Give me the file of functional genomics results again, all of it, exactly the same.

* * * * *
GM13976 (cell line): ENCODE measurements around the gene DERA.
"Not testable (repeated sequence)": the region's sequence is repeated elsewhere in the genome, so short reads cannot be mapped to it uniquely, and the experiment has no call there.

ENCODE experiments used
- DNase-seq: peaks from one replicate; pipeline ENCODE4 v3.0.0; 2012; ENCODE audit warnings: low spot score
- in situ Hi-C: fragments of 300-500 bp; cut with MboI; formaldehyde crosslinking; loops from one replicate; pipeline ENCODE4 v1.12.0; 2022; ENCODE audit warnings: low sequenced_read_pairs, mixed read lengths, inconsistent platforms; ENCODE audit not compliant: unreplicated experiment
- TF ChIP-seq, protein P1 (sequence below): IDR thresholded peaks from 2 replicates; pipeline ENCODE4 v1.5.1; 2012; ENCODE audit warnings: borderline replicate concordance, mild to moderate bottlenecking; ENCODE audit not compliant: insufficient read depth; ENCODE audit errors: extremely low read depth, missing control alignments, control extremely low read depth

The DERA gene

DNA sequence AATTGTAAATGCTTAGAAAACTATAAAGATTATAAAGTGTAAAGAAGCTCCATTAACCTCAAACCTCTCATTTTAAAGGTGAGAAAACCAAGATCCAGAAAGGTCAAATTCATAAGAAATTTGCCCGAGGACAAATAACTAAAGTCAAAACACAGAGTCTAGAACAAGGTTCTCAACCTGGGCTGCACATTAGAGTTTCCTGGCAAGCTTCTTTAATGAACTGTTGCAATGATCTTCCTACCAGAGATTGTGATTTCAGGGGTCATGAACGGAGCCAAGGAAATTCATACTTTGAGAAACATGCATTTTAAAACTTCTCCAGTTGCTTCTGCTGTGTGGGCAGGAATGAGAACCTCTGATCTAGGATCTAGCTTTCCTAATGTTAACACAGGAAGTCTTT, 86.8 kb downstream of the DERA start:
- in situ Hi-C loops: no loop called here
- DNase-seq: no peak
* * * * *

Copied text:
GM13976 (cell line): ENCODE measurements around the gene DERA.
"Not testable (repeated sequence)": the region's sequence is repeated elsewhere in the genome, so short reads cannot be mapped to it uniquely, and the experiment has no call there.

ENCODE experiments used
- DNase-seq: peaks from one replicate; pipeline ENCODE4 v3.0.0; 2012; ENCODE audit warnings: low spot score
- in situ Hi-C: fragments of 300-500 bp; cut with MboI; formaldehyde crosslinking; loops from one replicate; pipeline ENCODE4 v1.12.0; 2022; ENCODE audit warnings: low sequenced_read_pairs, mixed read lengths, inconsistent platforms; ENCODE audit not compliant: unreplicated experiment
- TF ChIP-seq, protein P1 (sequence below): IDR thresholded peaks from 2 replicates; pipeline ENCODE4 v1.5.1; 2012; ENCODE audit warnings: borderline replicate concordance, mild to moderate bottlenecking; ENCODE audit not compliant: insufficient read depth; ENCODE audit errors: extremely low read depth, missing control alignments, control extremely low read depth

The DERA gene

DNA sequence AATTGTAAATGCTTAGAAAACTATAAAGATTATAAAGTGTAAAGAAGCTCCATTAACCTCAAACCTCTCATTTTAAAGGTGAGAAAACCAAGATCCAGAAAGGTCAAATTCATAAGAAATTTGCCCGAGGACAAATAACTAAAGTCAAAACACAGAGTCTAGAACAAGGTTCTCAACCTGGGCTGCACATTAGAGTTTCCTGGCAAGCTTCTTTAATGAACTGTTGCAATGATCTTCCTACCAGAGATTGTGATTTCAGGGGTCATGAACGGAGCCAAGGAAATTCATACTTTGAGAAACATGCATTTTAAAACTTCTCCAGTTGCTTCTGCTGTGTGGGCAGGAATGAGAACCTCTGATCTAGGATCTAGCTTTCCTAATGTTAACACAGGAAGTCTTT, 86.8 kb downstream of the DERA start:
- in situ Hi-C loops: no loop called here
- DNase-seq: no peak